Tuesday, 19 July 2005

A parcel from Amazon dropped onto the doormat this morning. In addition to the wonderful Les Vacances de M.Hulot, the package contained Francis Grose's The Vulgar Tongue, a dictionary of "Buckish Slang and Pickpocket Eloquence" first published in 1785.

Grose will have a place on the shelf next to the Penguin Dictionary of Historical Slang (an abridged version of Eric Partridge's "A Dictionary of Slang and Unconventional English" first published in 1937) and Farmer and Henley's "A Dictionary of Slang and its Analogues" from 1890. On current form it is not going to spend too long in its place. These books just contain too much weird and unexpected stuff. I spend far too long browsing through them, trying to kid myself that this is research.

Am I really going to bring the Gooseberry Lay (stealing linen from a line) or the Running Smobble (snatching goods off a counter and throwing them to an accomplice who rushes off with them) into my current work-in-progress, or even a future one? Will I have a character in the Old Bold (the 29th Foot), the Old Strawboots (the 7th Hussars) or the Old Toughs (the 103rd Foot)? Do I really need eighteen columns of synonyms (in English, French, German, Spanish and Portuguese) for the Divine Monosyllable? And why eighteen columns for that when there are but three columns of synonym for Creamstick?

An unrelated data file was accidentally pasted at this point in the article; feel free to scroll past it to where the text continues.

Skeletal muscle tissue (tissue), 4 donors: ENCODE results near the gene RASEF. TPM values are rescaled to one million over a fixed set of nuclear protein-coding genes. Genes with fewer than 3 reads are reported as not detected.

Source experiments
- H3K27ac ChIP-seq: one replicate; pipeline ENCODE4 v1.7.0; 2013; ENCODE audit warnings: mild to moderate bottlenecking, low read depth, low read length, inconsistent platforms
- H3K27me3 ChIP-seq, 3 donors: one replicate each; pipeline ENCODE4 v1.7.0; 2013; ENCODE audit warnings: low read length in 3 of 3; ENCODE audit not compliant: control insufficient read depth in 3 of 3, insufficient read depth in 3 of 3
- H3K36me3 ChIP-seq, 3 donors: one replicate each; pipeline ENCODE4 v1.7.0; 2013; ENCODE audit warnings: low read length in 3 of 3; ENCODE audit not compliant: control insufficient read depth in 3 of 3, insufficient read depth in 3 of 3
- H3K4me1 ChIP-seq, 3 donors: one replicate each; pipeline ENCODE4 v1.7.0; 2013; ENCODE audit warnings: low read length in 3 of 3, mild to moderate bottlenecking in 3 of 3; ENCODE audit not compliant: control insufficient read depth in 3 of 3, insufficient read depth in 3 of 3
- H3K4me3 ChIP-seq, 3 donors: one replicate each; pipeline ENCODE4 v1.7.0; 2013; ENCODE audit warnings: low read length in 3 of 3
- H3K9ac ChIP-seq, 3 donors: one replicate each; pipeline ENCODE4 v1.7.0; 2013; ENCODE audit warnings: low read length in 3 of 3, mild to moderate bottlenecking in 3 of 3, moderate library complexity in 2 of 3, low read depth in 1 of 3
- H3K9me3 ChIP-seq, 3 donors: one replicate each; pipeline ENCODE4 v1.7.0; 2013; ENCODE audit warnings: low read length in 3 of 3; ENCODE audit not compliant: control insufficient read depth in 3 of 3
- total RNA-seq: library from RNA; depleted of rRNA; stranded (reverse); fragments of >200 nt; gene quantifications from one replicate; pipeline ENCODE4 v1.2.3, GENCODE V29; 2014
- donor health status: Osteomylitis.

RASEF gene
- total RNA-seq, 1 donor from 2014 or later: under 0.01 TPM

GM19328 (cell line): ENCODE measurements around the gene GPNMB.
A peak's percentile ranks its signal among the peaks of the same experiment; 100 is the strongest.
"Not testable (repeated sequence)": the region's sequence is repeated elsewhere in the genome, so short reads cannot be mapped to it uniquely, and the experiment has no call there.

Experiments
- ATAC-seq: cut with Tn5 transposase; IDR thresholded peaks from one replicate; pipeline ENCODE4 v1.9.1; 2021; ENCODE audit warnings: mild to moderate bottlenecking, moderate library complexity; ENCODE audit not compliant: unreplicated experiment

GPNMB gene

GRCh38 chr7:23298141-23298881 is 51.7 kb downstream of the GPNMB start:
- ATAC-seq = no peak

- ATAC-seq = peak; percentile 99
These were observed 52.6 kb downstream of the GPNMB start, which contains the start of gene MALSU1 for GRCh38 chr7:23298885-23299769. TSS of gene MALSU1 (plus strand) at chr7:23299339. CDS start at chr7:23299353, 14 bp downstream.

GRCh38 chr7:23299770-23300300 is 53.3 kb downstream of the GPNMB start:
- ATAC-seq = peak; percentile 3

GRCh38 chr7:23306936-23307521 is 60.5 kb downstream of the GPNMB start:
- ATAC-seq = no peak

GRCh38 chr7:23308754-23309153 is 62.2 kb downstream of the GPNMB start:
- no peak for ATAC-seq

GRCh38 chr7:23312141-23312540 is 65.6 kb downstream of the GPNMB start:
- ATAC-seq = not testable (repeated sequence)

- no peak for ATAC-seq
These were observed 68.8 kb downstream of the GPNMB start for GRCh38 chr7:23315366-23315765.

Maybe not, but at least I'll know my Nazarene Foretop from my Mucking-Togs, and who knows when that might come in handy?

1 comment:

Pam Cleaver said...

In my Regency, The Reluctant Governess, which comes out next month, I restricted the use of slang mainly to the two schoolboys in the story.